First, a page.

The official national Hungarian currency is the Hungarian Forint (HUF). All the major credit cards are accepted in Hungary in places displaying the emblem at the entrance. Though Hungary is a member of the European Union, only a few shops and restaurants accept Euros (EUR) for payment. Currency exchange booths are available in Budapest at the airport terminals, railway stations, travel agencies, banks and various places in the city. The exchange rates applied may vary. Click here to see the actual official exchange rates. Traveller’s cheques and convertible currency may be exchanged at these facilities. Major credit cards are usually accepted in most hotels, restaurants and certain shops in the city. Obtaining cash against ATM or credit cards is very easy from the ATM cash machines that can be found at almost each bank office, hotel or on the street.
The organisers cannot accept liability for any personal accidents, loss of belongings or damage to private property of participants and accompanying persons that may occur during the Congress. Participants are advised to make their own arrangements to obtain health, travel and property insurance before their departure to the symposium.
Public transport in Budapest is provided by Budapest Transport Ltd. (known to all Hungarians simply as BKV). Budapest has an efficient public transport network. In general the buses, trams and trolleybuses operate between 4.30 AM and 11 PM. All-night bus service operate on the major thoroughfares in the city (night bus timetables are posted at stops and in most metro stations). The three metro lines intersect at Deák Square in the centre of the town. Metros run at 2-15 minutes intervals from about 4.30 AM to 11.15 PM. There are also five suburban railway lines (HÉV) serving the outskirts of the city. For maps, timetables, ticket and pass information etc. see the home page of the BKV Ltd. (Budapest Transport Ltd.)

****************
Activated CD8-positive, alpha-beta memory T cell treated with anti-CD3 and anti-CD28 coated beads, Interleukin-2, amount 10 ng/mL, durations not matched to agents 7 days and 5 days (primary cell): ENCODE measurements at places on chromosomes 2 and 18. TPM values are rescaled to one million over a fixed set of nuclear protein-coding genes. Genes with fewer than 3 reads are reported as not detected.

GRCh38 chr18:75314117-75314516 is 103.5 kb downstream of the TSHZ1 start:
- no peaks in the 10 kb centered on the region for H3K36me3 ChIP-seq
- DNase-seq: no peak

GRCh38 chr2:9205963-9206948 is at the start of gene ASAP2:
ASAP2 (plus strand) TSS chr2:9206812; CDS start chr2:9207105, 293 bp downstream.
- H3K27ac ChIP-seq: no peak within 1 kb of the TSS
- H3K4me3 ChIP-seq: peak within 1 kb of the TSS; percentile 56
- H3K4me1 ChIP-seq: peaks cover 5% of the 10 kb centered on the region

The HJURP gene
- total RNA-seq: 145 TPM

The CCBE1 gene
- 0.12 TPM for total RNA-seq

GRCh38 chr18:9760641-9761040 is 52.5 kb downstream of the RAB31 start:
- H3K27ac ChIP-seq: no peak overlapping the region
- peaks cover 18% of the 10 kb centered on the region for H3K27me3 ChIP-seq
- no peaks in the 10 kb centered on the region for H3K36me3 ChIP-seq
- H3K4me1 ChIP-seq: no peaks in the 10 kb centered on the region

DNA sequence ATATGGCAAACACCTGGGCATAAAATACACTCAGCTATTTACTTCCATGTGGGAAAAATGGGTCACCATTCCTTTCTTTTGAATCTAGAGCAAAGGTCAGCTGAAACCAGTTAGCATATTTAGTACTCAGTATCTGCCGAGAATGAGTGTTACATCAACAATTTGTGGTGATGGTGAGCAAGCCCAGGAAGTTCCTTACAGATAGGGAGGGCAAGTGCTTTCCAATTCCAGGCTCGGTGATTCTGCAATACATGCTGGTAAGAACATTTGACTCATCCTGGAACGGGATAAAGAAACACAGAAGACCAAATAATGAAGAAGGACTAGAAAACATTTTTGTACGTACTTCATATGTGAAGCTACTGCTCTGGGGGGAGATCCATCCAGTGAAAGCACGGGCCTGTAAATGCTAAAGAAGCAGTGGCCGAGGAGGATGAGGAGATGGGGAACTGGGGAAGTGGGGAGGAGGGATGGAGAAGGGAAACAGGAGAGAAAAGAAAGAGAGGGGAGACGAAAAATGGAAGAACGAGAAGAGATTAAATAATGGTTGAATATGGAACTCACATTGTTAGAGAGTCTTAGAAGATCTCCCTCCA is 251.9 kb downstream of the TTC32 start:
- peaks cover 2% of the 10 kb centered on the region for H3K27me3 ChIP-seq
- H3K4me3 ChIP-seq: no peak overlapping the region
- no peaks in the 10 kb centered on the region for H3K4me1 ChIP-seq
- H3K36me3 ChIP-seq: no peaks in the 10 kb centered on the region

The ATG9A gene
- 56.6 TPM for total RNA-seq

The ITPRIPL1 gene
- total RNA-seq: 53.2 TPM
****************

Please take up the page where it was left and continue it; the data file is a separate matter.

|Metro and tram
lines of Budapest
(click the picture
to view in large)
|All public transportation
lines of Budapest
(click the picture
to view in large)
Food shops are open from 7 AM – 6 PM Mon – Fri, 8 AM – 1 PM Sat (but there are several larger stores open on Sunday morning and a number of small 24-hour shops). Other shops are open between 10 AM-6 PM Mon – Fri, 10 AM – 1 PM Sat. Most shopping centres are open 10 AM – 8 PM even on Sunday. Tesco is open 24 hours a day, seven days a week.
Office hours: generally from 8 AM – 4 PM Mon – Fri.
Post offices: Mon – Fri: 8 AM – 6 PM, Sat: 8 AM – 1 PM
Banks: Mon – Thu: 8 AM – 3 PM, Fri: 8 AM – 1 PM.
Budapest taxis have yellow number plates and a taxi sign in yellow. Any vehicle without these features is operating illegally. It’s a good idea to avoid drivers who volunteer their services but don’t have a registered taxi sticker on their car. This can prevent unpleasant surprises when it comes time to pay. All cars must have a taximeter installed, and these also print out a receipt. Taxi drivers are required to give an invoice on request. Tipping: in general 10% of the fare is acceptable. The total charge that has to be paid by the passenger is made up of three separate parts: the basic charge, which is irrespective of how far the journey is (presently maximum HUF 300 during the day, maximum HUF 420 at night), a per kilometre charge which depends on how many kilometres are covered during the journey (maximum HUF 240/km during the day, maximum HUF 336/km at night), and the waiting charge. It is worth calling a taxi by phone because most of the taxi companies charge lower rates in this case than in the case of hailing a taxi in the street. For further details see check this link.
The international code for Hungary is 36, the area code for Budapest is 1. To call a number within Hungary, first dial 06. Budapest telephone numbers have seven digits, all other areas have six digits (in addition to the area codes). To make an international call from Hungary, first dial 00, then the country code followed by the area code and the subscriber’s telephone number. Public telephones accept either coins (20, 50, and 100 HUF) or phone cards (available from tobacconists, newsagents, post offices, and petrol stations). To call a (Hungarian) mobile phone, from a public telephone first dial 06, followed by the subscriber’s seven-digit number starting with 20-, 30- or 70-.
Important phone numbers
English is usually spoken at the emergency numbers listed below. In case English is not spoken, dial 112.
Fire brigade: 105
Central help number: 112
General enquiries: 197
Inland enquiries: 198
International enquiries: 199
Hungarian Automobile Club help number: 188
Hungary is in the Central European Time Zone. In the summer months clocks are set at GMT + 2 hours.
The weather in Hungary in August is usually sunny and warm. Temperatures are usually in the range between 26 and 32 °C during the day. Check the weather forecast for Budapest at weather.yahoo.com, or at weather.com. For other regions of Hungary check weatherinhungary.com.